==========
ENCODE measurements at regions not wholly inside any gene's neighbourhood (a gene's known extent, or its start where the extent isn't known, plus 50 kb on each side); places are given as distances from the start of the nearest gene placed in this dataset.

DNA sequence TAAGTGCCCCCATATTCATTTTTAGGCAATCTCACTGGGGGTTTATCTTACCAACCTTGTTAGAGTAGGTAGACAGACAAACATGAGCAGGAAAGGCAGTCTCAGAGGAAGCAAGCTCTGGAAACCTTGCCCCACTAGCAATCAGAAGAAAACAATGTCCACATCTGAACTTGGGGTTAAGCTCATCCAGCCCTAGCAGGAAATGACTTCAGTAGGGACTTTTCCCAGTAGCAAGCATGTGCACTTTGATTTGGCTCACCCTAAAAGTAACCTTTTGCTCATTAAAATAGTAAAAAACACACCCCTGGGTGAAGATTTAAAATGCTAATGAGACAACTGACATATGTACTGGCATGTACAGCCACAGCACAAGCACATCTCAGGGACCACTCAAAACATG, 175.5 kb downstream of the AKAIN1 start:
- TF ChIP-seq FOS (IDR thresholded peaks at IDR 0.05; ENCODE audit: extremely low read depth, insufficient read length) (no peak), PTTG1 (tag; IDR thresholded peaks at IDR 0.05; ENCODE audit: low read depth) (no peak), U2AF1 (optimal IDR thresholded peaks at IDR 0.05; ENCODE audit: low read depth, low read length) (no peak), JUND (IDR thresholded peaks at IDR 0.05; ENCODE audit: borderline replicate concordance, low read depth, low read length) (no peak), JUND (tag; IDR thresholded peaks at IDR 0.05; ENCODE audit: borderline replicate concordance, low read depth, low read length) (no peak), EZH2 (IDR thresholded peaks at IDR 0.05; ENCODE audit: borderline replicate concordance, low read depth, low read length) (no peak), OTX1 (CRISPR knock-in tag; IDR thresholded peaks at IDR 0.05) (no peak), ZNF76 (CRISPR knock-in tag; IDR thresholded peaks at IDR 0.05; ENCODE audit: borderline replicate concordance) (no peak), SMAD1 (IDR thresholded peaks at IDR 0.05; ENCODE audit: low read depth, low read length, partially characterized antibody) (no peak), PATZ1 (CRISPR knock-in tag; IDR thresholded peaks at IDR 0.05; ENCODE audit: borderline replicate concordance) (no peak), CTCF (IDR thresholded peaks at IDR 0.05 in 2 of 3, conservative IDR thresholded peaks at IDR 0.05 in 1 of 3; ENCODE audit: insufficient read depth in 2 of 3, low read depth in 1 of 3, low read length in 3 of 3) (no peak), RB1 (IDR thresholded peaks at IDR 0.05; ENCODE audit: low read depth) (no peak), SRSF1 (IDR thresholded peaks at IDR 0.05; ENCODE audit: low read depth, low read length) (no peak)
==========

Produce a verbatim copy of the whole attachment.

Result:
ENCODE measurements at regions not wholly inside any gene's neighbourhood (a gene's known extent, or its start where the extent isn't known, plus 50 kb on each side); places are given as distances from the start of the nearest gene placed in this dataset.

DNA sequence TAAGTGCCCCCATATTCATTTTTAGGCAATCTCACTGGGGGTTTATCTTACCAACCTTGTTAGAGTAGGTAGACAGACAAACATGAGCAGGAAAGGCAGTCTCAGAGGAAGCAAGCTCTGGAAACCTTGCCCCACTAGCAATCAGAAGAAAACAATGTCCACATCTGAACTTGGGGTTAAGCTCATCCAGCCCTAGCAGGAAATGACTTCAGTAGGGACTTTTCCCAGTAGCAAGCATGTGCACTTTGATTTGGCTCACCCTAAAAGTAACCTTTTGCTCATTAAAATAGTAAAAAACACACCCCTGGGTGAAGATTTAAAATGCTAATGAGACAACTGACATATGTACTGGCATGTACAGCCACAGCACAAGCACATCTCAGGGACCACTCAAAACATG, 175.5 kb downstream of the AKAIN1 start:
- TF ChIP-seq FOS (IDR thresholded peaks at IDR 0.05; ENCODE audit: extremely low read depth, insufficient read length) (no peak), PTTG1 (tag; IDR thresholded peaks at IDR 0.05; ENCODE audit: low read depth) (no peak), U2AF1 (optimal IDR thresholded peaks at IDR 0.05; ENCODE audit: low read depth, low read length) (no peak), JUND (IDR thresholded peaks at IDR 0.05; ENCODE audit: borderline replicate concordance, low read depth, low read length) (no peak), JUND (tag; IDR thresholded peaks at IDR 0.05; ENCODE audit: borderline replicate concordance, low read depth, low read length) (no peak), EZH2 (IDR thresholded peaks at IDR 0.05; ENCODE audit: borderline replicate concordance, low read depth, low read length) (no peak), OTX1 (CRISPR knock-in tag; IDR thresholded peaks at IDR 0.05) (no peak), ZNF76 (CRISPR knock-in tag; IDR thresholded peaks at IDR 0.05; ENCODE audit: borderline replicate concordance) (no peak), SMAD1 (IDR thresholded peaks at IDR 0.05; ENCODE audit: low read depth, low read length, partially characterized antibody) (no peak), PATZ1 (CRISPR knock-in tag; IDR thresholded peaks at IDR 0.05; ENCODE audit: borderline replicate concordance) (no peak), CTCF (IDR thresholded peaks at IDR 0.05 in 2 of 3, conservative IDR thresholded peaks at IDR 0.05 in 1 of 3; ENCODE audit: insufficient read depth in 2 of 3, low read depth in 1 of 3, low read length in 3 of 3) (no peak), RB1 (IDR thresholded peaks at IDR 0.05; ENCODE audit: low read depth) (no peak), SRSF1 (IDR thresholded peaks at IDR 0.05; ENCODE audit: low read depth, low read length) (no peak)